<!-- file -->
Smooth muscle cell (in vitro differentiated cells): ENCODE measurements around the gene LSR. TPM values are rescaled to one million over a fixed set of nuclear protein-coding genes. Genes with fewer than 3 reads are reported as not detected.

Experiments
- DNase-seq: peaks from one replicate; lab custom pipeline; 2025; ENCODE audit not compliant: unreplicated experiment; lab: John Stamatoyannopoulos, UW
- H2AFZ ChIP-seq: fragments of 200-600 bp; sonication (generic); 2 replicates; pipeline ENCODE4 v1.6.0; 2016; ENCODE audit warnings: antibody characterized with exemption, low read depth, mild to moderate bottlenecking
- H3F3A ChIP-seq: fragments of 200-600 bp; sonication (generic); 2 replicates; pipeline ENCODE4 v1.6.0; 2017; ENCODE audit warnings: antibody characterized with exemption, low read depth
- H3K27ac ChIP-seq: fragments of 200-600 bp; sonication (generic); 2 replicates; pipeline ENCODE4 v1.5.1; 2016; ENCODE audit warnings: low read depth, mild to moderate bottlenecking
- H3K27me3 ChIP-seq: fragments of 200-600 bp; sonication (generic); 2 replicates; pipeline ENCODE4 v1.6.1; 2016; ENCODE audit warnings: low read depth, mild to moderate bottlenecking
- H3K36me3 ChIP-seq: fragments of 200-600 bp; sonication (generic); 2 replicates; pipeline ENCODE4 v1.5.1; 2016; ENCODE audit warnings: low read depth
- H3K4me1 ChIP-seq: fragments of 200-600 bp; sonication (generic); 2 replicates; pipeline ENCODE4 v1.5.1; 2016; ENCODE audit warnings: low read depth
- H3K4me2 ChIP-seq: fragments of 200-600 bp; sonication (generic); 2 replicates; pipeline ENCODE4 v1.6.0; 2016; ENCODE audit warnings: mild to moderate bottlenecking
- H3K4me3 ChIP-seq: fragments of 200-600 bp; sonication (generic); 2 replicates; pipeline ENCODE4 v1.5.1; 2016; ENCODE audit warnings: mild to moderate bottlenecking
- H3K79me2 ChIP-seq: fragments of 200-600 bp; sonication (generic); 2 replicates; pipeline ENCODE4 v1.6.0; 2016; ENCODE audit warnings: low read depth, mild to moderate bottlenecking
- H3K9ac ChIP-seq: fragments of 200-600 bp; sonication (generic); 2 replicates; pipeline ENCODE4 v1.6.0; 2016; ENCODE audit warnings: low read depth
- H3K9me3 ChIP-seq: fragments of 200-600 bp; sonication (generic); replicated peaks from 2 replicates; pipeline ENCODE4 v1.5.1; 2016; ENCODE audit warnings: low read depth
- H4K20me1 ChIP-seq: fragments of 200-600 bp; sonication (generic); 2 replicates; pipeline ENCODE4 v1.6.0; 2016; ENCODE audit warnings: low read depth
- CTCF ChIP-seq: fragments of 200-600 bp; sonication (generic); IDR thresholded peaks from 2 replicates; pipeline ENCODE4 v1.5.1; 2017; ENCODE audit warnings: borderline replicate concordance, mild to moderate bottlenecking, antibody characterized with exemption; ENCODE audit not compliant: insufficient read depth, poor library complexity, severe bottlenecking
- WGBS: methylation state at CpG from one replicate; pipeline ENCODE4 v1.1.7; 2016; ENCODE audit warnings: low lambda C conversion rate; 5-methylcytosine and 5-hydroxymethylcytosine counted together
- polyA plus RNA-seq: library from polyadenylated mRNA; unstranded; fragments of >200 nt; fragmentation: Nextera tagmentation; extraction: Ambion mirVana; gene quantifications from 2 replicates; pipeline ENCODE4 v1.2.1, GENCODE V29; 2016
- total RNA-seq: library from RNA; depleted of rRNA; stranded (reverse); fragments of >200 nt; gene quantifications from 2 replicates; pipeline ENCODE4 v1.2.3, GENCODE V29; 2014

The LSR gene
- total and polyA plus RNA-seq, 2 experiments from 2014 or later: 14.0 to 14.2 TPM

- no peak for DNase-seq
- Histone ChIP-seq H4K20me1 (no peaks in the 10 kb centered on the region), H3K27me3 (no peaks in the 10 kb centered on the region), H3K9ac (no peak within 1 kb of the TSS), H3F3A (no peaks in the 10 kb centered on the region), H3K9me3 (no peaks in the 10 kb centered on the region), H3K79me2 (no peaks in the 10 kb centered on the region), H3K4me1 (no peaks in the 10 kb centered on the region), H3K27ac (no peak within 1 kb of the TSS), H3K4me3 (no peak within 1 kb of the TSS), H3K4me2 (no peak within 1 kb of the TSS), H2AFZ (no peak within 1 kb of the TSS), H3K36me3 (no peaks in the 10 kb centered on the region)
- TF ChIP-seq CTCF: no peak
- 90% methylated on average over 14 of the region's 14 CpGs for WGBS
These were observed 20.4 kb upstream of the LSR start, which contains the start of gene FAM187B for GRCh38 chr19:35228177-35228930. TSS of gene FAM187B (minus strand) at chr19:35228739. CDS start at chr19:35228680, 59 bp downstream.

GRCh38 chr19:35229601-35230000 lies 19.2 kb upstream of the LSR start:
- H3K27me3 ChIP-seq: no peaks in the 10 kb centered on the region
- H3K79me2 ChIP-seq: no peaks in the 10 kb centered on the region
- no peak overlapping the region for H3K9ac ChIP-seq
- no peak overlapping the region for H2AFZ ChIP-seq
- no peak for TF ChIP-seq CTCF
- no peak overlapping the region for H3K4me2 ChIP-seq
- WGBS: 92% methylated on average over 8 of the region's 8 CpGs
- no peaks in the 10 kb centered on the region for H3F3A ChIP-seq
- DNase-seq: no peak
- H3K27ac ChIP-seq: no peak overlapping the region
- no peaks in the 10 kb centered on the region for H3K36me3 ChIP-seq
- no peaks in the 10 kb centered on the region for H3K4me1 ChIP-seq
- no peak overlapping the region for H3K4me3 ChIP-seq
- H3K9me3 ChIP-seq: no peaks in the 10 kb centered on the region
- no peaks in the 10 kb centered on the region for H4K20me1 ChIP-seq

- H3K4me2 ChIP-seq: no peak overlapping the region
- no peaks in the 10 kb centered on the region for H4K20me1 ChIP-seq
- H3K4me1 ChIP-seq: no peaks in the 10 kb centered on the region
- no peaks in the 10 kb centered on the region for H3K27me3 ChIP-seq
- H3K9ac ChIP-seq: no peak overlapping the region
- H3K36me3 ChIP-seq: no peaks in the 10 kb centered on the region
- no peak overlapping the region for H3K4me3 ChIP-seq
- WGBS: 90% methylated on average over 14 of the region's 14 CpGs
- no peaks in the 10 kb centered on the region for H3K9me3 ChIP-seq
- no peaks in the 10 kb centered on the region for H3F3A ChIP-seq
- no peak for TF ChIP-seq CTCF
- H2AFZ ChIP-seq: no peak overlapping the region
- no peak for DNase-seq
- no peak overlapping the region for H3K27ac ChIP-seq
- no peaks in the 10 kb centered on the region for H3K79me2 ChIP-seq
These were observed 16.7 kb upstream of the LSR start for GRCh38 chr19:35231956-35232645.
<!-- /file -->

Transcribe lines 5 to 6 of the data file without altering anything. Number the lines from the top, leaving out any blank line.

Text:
- H3F3A ChIP-seq: fragments of 200-600 bp; sonication (generic); 2 replicates; pipeline ENCODE4 v1.6.0; 2017; ENCODE audit warnings: antibody characterized with exemption, low read depth
- H3K27ac ChIP-seq: fragments of 200-600 bp; sonication (generic); 2 replicates; pipeline ENCODE4 v1.5.1; 2016; ENCODE audit warnings: low read depth, mild to moderate bottlenecking